On 10/15/06, William Tracy <[EMAIL PROTECTED]> wrote:



So, basically, I'm asking you guys to wow me. :-) Show me how FreeBSD
can outdo Linux. Make me never want to go back.



There's already been plenty of answers with which I agree.  The bulk of my
professional life was with Solaris, with some linux and BSD/OS in the mix.
Then I changed jobs and needed to be a FreeBSD guy.  It was so easy to run
and manage, I felt like I was cheating.  Where was the struggling to satisfy
every dependency?  Where was the need to hunt down the latest version of a
binary package or rpm?  Where were the unresolved symbol errors while
upgrading kernels?  Eventually I became adept at making my own rpm's, so
less waiting for updated rpm's while still retaining the maintainability of
package installs.

And then there was FreeBSD.  A new version of apache comes out, someone
tweaked a couple of files in the ports tree, my scheduled cvsup picks it up
automatically anyway, so I'm left with nothing more than running
'portupgrade'.  Or (far less frequently) a new version of something comes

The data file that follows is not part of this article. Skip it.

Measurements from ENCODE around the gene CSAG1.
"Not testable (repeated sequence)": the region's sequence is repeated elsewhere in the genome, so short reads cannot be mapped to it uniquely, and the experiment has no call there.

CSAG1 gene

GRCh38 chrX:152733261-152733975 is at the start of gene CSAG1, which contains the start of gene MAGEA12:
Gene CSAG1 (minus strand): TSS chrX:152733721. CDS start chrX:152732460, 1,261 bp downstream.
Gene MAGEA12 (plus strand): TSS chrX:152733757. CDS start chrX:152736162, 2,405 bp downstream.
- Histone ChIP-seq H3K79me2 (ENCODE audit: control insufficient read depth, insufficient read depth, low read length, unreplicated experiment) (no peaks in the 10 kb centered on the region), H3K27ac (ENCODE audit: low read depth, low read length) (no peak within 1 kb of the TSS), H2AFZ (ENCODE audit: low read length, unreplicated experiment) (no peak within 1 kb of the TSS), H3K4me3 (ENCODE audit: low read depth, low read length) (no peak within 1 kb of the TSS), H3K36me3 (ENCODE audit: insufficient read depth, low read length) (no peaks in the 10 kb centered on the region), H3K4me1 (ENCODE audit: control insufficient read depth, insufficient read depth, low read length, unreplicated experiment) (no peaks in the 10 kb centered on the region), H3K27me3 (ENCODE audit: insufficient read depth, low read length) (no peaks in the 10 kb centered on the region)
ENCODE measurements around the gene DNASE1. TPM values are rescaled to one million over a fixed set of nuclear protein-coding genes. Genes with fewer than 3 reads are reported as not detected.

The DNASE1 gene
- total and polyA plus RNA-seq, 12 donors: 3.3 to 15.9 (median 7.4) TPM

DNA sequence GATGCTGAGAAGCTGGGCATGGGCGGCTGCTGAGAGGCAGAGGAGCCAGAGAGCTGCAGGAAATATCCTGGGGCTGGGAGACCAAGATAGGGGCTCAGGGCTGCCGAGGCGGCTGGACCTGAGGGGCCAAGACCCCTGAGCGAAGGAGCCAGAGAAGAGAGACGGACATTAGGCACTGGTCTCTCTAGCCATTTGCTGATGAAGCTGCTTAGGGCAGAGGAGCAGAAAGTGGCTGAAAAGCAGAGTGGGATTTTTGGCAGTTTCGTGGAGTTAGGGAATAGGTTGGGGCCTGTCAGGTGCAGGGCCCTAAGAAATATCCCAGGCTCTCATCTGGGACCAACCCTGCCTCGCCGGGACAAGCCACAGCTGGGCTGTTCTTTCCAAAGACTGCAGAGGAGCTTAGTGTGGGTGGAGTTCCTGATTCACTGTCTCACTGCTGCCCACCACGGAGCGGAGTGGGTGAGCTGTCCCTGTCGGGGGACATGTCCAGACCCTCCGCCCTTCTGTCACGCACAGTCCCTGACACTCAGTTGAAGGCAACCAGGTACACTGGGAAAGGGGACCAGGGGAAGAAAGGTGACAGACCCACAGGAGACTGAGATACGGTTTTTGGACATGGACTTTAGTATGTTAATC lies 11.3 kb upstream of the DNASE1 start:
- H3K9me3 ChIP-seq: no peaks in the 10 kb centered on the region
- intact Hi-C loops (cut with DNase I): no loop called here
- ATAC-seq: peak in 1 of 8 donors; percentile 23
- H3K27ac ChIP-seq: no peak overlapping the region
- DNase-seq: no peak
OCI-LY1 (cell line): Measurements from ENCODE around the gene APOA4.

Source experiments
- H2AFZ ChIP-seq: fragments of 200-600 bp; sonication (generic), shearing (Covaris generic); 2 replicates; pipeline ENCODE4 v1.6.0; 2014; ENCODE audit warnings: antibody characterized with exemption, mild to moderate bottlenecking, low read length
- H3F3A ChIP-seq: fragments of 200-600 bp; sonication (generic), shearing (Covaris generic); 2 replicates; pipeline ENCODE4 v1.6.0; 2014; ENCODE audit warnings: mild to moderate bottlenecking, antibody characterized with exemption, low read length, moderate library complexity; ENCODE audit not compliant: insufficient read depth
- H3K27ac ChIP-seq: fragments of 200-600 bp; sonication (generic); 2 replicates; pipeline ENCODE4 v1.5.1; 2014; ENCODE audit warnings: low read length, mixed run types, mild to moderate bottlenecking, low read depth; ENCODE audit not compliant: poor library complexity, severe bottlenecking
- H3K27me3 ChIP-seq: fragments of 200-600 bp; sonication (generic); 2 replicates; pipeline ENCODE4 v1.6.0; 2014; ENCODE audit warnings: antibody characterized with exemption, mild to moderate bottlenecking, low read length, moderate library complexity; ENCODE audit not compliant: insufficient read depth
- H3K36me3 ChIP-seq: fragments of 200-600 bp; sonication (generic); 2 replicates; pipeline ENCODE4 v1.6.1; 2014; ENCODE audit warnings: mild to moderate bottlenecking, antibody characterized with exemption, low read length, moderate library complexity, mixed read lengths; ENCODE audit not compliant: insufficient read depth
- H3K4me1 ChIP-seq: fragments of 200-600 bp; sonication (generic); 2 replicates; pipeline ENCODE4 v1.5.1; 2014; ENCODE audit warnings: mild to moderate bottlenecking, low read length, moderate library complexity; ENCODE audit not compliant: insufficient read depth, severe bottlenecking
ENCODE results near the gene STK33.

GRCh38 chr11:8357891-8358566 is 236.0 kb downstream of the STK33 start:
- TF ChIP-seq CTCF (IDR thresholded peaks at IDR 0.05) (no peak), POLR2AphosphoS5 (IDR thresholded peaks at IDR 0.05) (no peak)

out, but it's less popular so the port maintainer hasn't gotten around to
tweaking the ports fast enough for me.  I just tweak the files myself
because the process is far simpler than creating custom rpm's, then let it
rip.

I like how files are very consistently found in logical places, like
/usr/local/etc for config files, /usr/local/var for stuff like databases,
/usr/local/www for web stuff, /usr/local/bin for binaries.  It's not a
constant quest wondering where stuff got installed and what data files are
where, and not having to type paths to run programs in curious locations.
that sort of thing used to become especially annoying with programs that
like to install into a directory where the name included the version number,
/usr/local/foo-1.1.1/ or something.

Like I said before, running FreeBSD is so easy it's almost like cheating.

--
Andy Harrison
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